When you are trying to lose weight, the scale can be your greatest ally or your worst enemy. When you’re slaying your diet and achieving your goals, stepping on it brings a wave of joy. But when you hit the inevitable slump or plateau, you might have the urge to throw it out the window and reach for the nearest cupcake. So should you be weighing at all, and if so, how often?
Do you need to weigh at all?
Your weight is just one piece of your overall health picture. So do you really need to weigh yourself?
Your scale can be a useful tool in your health and Weight loss journey. But you need to know when and how to weigh yourself to get accurate and helpful info from it. And be realistic and prepared, so you can deal with either result.
-Regularly weighing yourself can help you stay on track with your weight loss or weight maintenance goals.
-It can be a wake up call if you have been deviating, and encouragement to continue when you have been following the rules.
-The scale helps you keep track of your own weight so that you can change behaviors before 2kg of weight gain becomes 5 or 10kg.
There is an exception to this advice. If you have a history of eating disorders or anxiety about the scale that may trigger issues, it may be wiser to avoid weighing or be very strict about when you weigh.
How often should you weigh yourself?
How often you weigh yourself is not as important as the how.
It should always be on the same scale, at the same time and wearing the same thing or without clothes.
If you want to step on the scale weekly, for example, do it on the same day each week. Your weight won’t be consistent if you weigh yourself on Friday and Monday.
You’ll also get a more reliable result if you weigh yourself first thing in the morning, as food and drink can change what the scale says for a few hours.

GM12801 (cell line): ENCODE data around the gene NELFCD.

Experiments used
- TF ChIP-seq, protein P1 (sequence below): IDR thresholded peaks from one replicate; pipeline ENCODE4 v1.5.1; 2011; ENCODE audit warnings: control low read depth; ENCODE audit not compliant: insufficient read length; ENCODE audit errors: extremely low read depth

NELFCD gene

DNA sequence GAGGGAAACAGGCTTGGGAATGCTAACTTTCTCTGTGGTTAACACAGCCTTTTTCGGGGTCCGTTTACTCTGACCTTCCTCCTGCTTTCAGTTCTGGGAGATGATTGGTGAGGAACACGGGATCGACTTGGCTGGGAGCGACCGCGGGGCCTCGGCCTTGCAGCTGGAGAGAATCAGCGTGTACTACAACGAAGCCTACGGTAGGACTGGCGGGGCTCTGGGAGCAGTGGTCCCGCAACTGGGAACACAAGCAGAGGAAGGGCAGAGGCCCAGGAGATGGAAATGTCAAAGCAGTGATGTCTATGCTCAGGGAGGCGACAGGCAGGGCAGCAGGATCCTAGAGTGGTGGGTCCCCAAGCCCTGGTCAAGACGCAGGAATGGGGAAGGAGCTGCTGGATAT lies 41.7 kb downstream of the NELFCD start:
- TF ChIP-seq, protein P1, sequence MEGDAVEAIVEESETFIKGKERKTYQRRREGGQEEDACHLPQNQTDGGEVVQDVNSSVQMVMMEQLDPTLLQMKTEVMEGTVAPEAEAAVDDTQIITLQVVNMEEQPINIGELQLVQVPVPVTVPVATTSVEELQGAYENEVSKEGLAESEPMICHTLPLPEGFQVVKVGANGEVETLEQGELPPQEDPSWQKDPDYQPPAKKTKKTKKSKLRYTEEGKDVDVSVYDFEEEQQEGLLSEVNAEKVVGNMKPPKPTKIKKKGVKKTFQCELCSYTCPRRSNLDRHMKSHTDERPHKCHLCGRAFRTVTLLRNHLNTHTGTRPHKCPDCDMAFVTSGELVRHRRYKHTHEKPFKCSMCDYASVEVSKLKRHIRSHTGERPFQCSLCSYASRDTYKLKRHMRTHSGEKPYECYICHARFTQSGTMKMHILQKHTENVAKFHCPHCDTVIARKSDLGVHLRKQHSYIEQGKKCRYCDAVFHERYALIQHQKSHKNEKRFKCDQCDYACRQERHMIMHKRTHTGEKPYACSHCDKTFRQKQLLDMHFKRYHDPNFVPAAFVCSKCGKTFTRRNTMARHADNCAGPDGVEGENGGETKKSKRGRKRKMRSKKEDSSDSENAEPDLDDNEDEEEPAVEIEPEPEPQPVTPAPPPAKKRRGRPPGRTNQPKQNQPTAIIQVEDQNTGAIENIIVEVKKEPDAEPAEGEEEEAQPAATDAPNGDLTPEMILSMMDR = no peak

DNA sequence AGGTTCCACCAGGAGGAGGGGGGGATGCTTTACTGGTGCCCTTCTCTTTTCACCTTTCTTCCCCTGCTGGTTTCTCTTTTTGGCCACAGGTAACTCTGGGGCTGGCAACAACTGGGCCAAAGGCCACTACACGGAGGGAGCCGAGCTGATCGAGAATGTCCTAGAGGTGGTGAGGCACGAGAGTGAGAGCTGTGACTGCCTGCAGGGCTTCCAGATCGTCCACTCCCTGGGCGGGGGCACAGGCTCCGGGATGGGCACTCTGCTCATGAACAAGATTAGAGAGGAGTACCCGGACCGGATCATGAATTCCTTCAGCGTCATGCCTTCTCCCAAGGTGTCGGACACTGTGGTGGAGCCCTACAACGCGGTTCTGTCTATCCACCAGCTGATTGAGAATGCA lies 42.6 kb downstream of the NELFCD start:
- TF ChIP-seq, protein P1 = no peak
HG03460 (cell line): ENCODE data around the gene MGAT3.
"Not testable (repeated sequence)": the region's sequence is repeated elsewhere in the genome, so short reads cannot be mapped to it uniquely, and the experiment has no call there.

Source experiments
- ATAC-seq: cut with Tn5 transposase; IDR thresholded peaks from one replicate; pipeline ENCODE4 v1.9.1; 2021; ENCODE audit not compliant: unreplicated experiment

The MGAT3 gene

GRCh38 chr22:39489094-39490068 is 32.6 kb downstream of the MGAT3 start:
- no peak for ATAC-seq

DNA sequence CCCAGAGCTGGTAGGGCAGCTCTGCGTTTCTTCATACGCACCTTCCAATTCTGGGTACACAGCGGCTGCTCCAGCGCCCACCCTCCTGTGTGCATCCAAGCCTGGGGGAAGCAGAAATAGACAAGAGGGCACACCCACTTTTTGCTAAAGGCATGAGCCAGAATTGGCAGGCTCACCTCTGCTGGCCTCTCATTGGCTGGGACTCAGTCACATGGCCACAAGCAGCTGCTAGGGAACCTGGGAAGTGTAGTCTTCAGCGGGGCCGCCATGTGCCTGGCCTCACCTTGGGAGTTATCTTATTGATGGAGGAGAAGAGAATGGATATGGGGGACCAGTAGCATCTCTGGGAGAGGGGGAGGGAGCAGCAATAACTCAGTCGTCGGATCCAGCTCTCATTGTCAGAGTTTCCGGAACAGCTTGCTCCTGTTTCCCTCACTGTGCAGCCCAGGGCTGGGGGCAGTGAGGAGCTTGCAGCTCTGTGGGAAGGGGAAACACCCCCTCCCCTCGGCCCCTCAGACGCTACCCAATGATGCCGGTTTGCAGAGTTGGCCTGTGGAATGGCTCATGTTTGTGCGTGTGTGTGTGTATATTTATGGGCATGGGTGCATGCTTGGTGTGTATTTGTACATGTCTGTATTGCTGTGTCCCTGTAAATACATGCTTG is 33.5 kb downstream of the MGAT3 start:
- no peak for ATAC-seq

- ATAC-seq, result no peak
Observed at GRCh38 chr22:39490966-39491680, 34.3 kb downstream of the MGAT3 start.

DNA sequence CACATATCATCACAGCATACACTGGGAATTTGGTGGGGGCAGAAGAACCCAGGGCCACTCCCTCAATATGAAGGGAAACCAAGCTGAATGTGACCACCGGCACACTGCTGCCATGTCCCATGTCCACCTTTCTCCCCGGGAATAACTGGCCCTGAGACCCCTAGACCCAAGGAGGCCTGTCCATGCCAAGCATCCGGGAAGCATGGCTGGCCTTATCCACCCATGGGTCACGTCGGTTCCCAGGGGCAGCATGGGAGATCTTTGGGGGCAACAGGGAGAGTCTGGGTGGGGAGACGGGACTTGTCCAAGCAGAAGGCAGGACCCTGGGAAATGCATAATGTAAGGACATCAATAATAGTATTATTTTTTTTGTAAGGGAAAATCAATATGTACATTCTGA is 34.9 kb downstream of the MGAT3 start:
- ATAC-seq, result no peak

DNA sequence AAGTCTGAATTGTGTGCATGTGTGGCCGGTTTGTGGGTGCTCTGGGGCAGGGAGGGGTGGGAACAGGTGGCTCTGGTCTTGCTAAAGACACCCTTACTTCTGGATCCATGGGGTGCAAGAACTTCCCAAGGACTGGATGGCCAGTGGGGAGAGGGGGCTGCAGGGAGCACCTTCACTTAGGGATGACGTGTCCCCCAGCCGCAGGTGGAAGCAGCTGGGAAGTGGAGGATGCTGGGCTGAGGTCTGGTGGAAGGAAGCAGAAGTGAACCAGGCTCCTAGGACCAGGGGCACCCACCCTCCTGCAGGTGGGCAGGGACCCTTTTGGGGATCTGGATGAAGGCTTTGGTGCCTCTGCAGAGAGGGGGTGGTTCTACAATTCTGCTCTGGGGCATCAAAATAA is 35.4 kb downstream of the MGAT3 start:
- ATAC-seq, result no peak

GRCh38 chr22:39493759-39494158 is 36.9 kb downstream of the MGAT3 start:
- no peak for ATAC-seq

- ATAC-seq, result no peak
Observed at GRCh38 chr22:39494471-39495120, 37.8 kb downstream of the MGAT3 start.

” Overnight” weight gain
Certain things may cause a rapid change on the scale, sending you into a panic. But take a breath, overnight weight gain is not a thing.
Here are some things that may cause a sudden increase on your scale…
–Water retention is a major cause of an overnight change on the scale. You might be retaining more water if you:
Ate high-sodium foods.
Traveled, including flying or long drives.
Have premenstrual syndrome (PMS) or started your menstrual cycle.
If you’re retaining water without an obvious reason, see your doctor.
–Constipation… Maybe you’re not bloated, but your weight still went up overnight. In those cases, think about the last time you went to the bathroom. Constipation is another reason people see a rapid (temporary) weight increase.
Even the most dedicated person can hit a weight-loss plateau, which is very frustrating. But the number on the scale is a piece of your overall health, not the whole picture.
So how else can you measure your success?
During any weightloss journey, there’s more than one way to measure success. The scale is just one factor.
Measurements: You can take body measurements once a week, ie your waist or thighs. Those measurements may show that you’re losing inches instead of pounds, suggesting you’re losing fat mass and gaining muscle, since muscle weighs more than fat.
Clothes: Look in your closet for another way to check in on your health goals. You may find your favorite pair of jeans fits better, even though you haven’t lost much weight on the scale. This could be a sign that your body composition is changing, even though the scale isn’t reflecting that. And that is good news and enough motivation to keep you going on your Weight loss journey.
Finally, remember: Your weight doesn’t define you!
You may have a specific goal weight in mind, but your scale won’t quite give you that number. So maybe it is time to take some power away from the scale.
You are more than that number….
Your scale isn’t going to reflect all the positive changes you make.
Think about how your food choices are making you healthier.
Maybe you have more energy for your partner or kids. So many victories are not scale-related.
In the end, the scale may help keep you motivated and can give you a measurable report of your progress. But it is not, and should not be, the main focus. It is just another tool in your Weight loss journey. Keep it in perspective.